The Financial Crisis and White Collar Crime

The Financial Crisis and White Collar Crime

The Perfect Storm?

Nicholas Ryder

Concentrating on the relationship between the 2007 financial crisis and white-collar crime in both the United States of America and the United Kingdom this unique book asserts that such activity was an important variable that contributed towards the crisis. It also reveals a number of similarities and differences in the approach towards white-collar crime emanating from the financial crisis.

Chapter 4: United States of America - Policy, legislative, regulatory and enforcement responses

Nicholas Ryder

Subjects: economics and finance, financial economics and regulation, money and banking, law - academic, corruption and economic crime, finance and banking law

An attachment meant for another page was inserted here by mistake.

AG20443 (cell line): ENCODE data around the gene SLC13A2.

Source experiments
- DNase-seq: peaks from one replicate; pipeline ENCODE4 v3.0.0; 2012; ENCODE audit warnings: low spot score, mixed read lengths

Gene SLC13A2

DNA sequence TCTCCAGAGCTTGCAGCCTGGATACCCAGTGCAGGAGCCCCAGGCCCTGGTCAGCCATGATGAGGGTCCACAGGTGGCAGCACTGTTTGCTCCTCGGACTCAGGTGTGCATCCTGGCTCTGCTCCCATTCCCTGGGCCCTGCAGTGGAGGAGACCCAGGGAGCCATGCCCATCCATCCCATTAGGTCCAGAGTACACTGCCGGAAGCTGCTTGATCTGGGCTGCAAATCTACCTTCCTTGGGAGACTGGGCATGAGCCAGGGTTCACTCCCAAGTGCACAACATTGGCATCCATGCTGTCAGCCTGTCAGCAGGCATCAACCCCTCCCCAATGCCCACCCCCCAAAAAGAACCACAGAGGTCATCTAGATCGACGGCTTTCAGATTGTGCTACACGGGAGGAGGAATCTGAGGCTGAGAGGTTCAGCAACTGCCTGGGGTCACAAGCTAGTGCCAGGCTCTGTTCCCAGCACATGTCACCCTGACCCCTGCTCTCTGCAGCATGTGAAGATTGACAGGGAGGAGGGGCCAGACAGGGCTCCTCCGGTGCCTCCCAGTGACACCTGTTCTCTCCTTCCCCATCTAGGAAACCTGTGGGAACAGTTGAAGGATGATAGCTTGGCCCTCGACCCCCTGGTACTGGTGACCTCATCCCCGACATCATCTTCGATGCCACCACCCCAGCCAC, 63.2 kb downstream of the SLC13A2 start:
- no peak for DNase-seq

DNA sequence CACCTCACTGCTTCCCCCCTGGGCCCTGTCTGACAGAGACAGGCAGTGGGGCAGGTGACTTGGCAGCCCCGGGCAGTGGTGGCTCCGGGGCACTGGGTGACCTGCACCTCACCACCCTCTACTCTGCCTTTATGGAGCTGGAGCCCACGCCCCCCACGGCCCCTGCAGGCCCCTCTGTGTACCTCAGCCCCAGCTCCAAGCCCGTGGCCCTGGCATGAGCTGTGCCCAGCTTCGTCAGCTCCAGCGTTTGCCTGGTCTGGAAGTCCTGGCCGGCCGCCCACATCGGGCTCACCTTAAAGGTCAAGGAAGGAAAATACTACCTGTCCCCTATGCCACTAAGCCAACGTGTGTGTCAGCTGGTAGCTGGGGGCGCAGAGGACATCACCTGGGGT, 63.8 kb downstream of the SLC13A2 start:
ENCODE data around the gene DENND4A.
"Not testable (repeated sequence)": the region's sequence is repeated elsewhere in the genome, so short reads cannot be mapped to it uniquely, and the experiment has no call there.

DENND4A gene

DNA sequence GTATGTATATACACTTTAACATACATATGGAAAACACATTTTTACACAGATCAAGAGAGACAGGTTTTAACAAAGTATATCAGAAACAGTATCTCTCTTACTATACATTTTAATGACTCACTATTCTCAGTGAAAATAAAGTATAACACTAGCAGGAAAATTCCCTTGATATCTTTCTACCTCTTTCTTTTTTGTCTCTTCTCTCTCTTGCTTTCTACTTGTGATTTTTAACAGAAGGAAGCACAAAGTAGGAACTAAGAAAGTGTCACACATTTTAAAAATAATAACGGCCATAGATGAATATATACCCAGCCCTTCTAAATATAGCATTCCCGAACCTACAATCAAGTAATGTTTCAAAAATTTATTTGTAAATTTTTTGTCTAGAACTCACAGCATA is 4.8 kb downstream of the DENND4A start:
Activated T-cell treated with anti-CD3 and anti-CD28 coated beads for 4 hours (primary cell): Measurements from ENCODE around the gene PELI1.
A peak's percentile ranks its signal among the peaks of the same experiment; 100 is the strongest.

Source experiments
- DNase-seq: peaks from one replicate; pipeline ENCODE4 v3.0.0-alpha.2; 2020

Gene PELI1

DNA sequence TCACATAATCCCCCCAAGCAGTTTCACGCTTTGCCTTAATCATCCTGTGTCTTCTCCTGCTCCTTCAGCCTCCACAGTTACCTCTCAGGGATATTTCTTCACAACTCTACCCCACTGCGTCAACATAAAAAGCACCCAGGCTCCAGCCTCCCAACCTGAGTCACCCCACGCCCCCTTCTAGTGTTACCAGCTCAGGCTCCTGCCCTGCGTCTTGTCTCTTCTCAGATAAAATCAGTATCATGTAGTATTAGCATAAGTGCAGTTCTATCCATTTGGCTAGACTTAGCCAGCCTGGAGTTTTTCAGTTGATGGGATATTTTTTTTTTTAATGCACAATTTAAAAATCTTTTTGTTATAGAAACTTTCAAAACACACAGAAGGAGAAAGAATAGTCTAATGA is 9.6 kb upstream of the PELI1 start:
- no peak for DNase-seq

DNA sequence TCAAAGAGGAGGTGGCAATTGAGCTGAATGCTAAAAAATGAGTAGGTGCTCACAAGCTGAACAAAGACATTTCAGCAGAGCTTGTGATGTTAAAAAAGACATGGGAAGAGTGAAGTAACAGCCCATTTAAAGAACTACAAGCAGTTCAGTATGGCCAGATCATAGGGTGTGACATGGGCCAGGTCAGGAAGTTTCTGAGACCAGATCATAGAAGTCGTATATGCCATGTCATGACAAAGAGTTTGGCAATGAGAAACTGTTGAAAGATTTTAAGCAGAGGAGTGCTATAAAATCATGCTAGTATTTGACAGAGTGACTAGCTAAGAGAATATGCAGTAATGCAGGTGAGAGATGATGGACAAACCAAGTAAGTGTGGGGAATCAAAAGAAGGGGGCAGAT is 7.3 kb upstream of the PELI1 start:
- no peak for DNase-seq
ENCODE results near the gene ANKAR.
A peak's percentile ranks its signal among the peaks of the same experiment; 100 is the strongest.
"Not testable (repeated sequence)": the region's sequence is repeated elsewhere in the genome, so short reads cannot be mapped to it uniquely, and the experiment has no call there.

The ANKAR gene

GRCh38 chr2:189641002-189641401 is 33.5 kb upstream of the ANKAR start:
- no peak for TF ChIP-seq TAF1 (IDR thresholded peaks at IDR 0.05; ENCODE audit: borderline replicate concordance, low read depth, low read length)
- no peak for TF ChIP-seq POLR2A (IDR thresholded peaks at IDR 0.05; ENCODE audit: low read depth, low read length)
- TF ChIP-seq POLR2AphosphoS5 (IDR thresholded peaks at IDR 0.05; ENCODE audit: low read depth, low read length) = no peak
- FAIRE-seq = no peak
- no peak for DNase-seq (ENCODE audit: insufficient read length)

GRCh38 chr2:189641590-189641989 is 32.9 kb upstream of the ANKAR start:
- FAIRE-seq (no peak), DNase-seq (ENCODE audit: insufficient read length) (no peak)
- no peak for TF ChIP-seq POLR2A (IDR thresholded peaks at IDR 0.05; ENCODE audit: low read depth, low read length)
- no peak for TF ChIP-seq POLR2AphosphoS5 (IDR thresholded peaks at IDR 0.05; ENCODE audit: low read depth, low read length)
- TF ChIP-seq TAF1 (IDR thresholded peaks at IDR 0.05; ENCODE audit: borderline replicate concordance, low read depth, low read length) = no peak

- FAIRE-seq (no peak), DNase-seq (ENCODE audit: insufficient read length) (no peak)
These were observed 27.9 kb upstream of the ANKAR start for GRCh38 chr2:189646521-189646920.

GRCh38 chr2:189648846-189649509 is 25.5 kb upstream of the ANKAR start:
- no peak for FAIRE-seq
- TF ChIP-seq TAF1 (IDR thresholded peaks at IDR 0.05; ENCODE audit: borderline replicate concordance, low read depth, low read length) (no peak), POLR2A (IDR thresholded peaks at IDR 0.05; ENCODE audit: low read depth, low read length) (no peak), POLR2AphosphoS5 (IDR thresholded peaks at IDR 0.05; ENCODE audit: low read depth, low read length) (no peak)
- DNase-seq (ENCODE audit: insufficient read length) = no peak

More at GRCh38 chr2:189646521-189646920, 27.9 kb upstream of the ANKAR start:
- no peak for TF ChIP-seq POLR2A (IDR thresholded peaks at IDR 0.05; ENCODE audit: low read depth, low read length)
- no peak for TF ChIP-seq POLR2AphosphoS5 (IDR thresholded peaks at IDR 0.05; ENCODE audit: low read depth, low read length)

When the economy turns sour, revelations of criminal conduct and excessive practices that appear to have contributed to the downturn often lead the public to demand a swift and forceful response. The government responds by passing laws criminalizing the behavior at issue, increasing punishments for established offenses, and increasing the number of prosecutors and regulators. Unfortunately, this government response is often driven as much by the politics of the day as by any rational consideration of how to design a system that will prevent criminal conduct and excessive practices from becoming widespread during the next bull market. The beginning of the twenty-first century has seen the drawing of a new era of criminality. This new era has been planned and perpetuated not by such traditional criminal players as organised crime or drug cartels, but instead by the large multinational corporations that are essential actors in both the economy and society at large. The purpose of this chapter is to critically reflect on the response in the United States of America to white collar crime originating from the financial crisis. The first part of the chapter outlines the policy and legislative responses to the financial crisis introduced by President George Bush and President Barack Obama. This includes a brief evaluation of the Emergency Economic Stabilization Act 2008, the Housing and Economic Recovery Act 2008, the American Recovery and Reinvestment Act 2009, the Fraud Enforcement and Recovery Act 2009, and the Dodd-Frank Wall Street Reform Act 2012.

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